Apr. 21, 2019 – Easter Day – sermon

Posted by on Sun, Apr 21, 2019 in Easter, Sermons

The Sunday of the Resurrection:
Easter Day

April 21, 2019

We have arrived at Easter morning through the path a week of liturgies recalling Jesus entry into Jerusalem, the last supper with his friends, washing their feet, and through his death on a cross and burial in a tomb. Today we celebrate his resurrection from the dead; and the fact that that through his death and resurrection we can experience a love so profound, a forgiveness so absolute, that it sets us free. From the earliest days of Christian life this has been the most important thing to know and to pass on about Jesus the Christ, and we are so glad to be together, so glad you are here, on this most holy day of the year! People wonder if all of this can be true or even relevant these days or whether it matters at all. If that’s you, you are not alone in that wondering. Life experiences and world events can cause us to doubt and question, be angry with God or with God’s church; if so, again you are not alone. Even lifelong Episcopalians and most ardent Christians have wrestled with this, and no matter how smoothly we say the responses in church, how well we know scripture or sing hymns, this mystery of faith is sometimes just that; a real mystery.

In Luke’s telling of the resurrection even those most faithful and closest to Jesus were perplexed and unsure that first Easter day. Frankly the ‘big reveal’ of an empty tomb didn’t directly inspire much spiritual confidence or certainty! There is turmoil and confusion after the women see the tomb is empty, disciples doubt each other’s words and what they’ve seen, they run and look for themselves only to come away bewildered —and then go home. What does help us to know and believe this truth is our own lives, our own experiences of resurrection. When we’ve been amidst death and endings and tragedy, or we felt a kind of death in ourselves, and then somehow through no power of our own, we find ourselves coming into new life on the other side of it all. Yes, resurrection happens to us too, not just to Jesus, and today we are reminded to see life through that prism. As we do, the power of resurrection becomes real to us, gives us trust and faith in Christ Jesus. When we see our lives this way we can endure when those awful times come again, when the beloved dies, when the cathedral burns, when Sri Lanka churches are bombed on Easter and whenever the world looks bleak. The way is before us and it doesn’t depend on screwing up courage or having ‘enough faith’ — we seek God’s love and power and find them revealed in Jesus’ life, death and resurrection.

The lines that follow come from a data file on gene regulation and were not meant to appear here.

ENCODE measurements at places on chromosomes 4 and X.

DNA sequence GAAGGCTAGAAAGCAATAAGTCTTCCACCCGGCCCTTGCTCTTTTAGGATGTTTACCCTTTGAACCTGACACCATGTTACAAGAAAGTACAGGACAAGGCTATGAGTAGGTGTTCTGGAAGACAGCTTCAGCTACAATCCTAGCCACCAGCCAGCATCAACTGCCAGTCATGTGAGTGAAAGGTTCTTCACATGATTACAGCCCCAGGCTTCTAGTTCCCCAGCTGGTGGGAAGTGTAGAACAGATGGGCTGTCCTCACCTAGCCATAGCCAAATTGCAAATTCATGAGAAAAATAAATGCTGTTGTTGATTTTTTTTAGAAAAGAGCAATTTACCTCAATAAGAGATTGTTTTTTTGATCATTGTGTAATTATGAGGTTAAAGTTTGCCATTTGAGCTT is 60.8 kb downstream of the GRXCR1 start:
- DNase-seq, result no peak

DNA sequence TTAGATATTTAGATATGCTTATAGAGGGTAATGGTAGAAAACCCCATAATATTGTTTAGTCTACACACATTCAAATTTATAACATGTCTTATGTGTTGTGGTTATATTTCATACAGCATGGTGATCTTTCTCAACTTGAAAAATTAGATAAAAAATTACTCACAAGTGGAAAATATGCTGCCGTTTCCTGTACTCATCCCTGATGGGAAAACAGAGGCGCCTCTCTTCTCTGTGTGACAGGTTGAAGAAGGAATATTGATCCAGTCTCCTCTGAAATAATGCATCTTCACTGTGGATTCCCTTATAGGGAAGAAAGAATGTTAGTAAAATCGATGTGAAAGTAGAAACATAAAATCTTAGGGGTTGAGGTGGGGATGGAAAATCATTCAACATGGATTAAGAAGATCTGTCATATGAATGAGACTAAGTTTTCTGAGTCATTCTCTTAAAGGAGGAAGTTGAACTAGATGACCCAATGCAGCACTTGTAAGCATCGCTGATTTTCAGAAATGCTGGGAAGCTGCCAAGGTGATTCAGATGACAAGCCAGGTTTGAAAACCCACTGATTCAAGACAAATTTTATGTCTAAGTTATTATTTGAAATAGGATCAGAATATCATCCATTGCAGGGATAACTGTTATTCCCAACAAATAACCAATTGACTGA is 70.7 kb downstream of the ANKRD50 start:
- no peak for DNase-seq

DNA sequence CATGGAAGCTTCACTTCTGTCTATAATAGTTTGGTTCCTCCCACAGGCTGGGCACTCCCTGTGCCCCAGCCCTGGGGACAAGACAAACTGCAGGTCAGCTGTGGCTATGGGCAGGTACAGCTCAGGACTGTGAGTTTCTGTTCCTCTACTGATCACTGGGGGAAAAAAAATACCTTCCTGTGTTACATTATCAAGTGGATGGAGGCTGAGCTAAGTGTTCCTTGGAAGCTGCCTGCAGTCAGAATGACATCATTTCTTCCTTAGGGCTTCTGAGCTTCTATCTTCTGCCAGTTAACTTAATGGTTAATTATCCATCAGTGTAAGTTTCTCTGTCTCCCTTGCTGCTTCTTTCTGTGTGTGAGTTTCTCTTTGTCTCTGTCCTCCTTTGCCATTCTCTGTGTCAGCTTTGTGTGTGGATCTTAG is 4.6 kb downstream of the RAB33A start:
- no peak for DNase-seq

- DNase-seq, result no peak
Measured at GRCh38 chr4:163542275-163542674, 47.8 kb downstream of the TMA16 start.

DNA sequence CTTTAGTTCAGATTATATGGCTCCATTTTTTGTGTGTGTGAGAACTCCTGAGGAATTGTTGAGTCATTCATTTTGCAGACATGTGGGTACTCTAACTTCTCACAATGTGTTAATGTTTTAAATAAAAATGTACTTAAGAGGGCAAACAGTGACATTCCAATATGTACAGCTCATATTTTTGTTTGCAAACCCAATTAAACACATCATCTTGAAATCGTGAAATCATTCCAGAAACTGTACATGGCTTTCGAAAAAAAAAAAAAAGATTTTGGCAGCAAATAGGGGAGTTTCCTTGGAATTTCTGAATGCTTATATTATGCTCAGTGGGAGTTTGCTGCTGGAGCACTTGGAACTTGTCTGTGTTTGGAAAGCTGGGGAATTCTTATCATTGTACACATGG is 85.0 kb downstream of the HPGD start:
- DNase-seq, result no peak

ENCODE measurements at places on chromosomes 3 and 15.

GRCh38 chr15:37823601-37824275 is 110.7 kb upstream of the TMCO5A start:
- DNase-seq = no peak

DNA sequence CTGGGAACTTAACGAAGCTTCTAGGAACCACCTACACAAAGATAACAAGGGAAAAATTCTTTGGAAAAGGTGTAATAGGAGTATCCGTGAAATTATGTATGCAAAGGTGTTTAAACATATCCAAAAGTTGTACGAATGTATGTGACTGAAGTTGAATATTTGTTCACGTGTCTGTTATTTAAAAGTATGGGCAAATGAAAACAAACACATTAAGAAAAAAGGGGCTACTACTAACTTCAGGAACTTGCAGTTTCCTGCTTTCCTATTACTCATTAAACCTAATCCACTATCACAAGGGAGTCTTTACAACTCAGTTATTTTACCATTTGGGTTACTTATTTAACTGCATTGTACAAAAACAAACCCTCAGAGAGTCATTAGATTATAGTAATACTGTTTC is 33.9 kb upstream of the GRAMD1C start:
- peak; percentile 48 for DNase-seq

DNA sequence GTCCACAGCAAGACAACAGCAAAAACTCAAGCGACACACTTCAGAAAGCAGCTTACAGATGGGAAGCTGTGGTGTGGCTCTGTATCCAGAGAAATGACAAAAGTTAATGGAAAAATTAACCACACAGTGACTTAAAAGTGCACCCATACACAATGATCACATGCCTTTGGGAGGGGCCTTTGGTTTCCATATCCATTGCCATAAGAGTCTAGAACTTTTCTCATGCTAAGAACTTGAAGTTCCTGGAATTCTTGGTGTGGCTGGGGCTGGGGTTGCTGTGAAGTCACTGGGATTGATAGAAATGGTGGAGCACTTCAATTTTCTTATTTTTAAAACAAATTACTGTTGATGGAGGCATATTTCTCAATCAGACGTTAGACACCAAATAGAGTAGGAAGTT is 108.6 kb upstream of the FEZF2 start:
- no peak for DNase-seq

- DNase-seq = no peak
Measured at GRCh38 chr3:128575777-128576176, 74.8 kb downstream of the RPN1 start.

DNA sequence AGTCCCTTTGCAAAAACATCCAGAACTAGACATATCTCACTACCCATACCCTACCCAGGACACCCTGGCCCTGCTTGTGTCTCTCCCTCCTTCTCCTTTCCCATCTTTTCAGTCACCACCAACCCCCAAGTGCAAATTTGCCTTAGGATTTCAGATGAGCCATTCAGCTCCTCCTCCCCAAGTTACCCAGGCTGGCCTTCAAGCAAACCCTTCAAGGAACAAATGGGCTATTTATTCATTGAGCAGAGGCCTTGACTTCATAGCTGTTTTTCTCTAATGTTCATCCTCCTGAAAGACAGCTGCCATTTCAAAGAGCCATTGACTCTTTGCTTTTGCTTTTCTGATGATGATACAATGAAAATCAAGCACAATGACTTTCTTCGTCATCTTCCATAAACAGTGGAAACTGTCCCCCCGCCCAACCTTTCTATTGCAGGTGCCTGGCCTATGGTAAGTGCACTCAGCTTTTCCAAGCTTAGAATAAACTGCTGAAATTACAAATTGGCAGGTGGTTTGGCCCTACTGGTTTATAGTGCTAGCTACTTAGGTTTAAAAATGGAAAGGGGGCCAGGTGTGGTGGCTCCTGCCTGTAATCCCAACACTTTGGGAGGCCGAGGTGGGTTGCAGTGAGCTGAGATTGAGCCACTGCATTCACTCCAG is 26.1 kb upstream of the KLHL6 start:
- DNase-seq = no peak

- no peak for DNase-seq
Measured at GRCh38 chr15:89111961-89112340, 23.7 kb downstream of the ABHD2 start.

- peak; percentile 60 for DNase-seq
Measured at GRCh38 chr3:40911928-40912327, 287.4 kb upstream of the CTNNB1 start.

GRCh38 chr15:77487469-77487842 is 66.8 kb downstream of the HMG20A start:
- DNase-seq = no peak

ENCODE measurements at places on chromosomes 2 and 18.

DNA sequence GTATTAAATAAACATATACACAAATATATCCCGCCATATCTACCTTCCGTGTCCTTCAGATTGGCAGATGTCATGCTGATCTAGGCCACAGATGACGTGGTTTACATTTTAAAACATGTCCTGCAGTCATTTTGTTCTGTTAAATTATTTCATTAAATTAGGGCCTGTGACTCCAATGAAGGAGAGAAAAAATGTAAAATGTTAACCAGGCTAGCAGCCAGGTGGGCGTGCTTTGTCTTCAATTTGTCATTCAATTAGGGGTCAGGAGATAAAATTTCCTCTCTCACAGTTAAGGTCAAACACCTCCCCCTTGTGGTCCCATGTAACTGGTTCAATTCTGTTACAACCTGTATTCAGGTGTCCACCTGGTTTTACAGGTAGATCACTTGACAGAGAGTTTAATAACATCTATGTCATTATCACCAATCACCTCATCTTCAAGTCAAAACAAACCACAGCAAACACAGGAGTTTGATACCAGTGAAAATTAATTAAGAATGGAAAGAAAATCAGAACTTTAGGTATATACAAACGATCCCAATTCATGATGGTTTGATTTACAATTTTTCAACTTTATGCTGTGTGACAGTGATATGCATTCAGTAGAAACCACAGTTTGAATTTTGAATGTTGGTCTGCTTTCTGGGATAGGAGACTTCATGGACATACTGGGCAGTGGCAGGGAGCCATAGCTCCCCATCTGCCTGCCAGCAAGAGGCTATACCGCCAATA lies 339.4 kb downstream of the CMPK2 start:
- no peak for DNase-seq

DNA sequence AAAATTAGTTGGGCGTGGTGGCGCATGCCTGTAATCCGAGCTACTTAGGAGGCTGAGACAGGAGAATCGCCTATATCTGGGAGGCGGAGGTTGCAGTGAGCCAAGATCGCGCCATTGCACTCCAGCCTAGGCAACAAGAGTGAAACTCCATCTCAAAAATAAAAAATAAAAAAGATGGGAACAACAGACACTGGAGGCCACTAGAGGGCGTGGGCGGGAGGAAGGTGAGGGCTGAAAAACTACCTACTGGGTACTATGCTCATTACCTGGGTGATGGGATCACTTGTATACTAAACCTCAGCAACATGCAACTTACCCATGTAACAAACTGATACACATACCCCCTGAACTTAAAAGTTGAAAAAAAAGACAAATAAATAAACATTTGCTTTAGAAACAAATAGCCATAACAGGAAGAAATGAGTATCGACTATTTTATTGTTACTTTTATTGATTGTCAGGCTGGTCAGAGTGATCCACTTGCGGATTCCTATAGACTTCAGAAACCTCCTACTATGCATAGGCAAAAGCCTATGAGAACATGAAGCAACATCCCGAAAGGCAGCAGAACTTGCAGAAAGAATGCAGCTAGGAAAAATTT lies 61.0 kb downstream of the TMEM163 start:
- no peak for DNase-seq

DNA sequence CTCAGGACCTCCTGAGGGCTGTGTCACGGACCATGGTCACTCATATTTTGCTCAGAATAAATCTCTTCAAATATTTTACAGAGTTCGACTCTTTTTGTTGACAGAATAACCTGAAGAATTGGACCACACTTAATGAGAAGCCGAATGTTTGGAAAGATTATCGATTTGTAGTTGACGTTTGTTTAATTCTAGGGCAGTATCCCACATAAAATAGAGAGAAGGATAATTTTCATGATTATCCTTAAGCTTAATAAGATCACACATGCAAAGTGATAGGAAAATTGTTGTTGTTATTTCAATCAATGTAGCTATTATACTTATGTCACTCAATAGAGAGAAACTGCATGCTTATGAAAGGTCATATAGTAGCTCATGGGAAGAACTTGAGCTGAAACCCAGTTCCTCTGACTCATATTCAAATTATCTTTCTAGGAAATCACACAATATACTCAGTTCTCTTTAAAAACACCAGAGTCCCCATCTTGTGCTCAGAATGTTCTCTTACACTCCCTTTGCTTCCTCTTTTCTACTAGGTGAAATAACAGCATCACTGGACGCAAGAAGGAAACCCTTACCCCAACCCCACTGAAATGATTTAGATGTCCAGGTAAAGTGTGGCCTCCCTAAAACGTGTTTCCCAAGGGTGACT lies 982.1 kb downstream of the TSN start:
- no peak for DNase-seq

So, first of all, resurrection isn’t like those ambulance stories of ‘coming back to life’ with a shot of epinephrine or a defibrillator. Nothing suggests he was in the tomb healing from a death-like state of unconsciousness. Those are edge-of-life situations one hopes to recover from, when we pray one is going to awaken, to spare us from ‘the worst that can happen.’ And that’s the thing; resurrection is from the midst of that worst-that-can-happen, death, pain, and horrendous loss. This is the setting in which we find resurrection truth. If your Easter preparation included Palm Sunday, Maundy Thursday, or Good Friday you heard the painful details of Jesus’ violent death, how authorities conspired to eliminate him, how one of his own betrayed him and his most fervid disciple denied him – three times, and all but a handful of faithful women deserted him, staying close even as he died. In the end they were all devastated, perhaps ashamed for their failure to stand by him, weighed down by their grief at this unthinkable loss. Oddly this is where it begins, amidst pain, loss, and grief in our own lives. We have had our share of recent deaths here, and probably in each of your own lives too. What we have in common with those who grieved for Jesus is the powerlessness we feel in the face of it, and the devastating finality, — be it the end of a relationship, the giving up of a long dreamt goal even, the death of one you love, Whether caused by our own selves or by others, by accident or cruel intension, it stuns us, knocking us over with the finality. We try to deny or turn away, but soon learn that’s worse; there is no way back out or around it, only into, through. Grief is what loss demands and it is daunting exhausting work.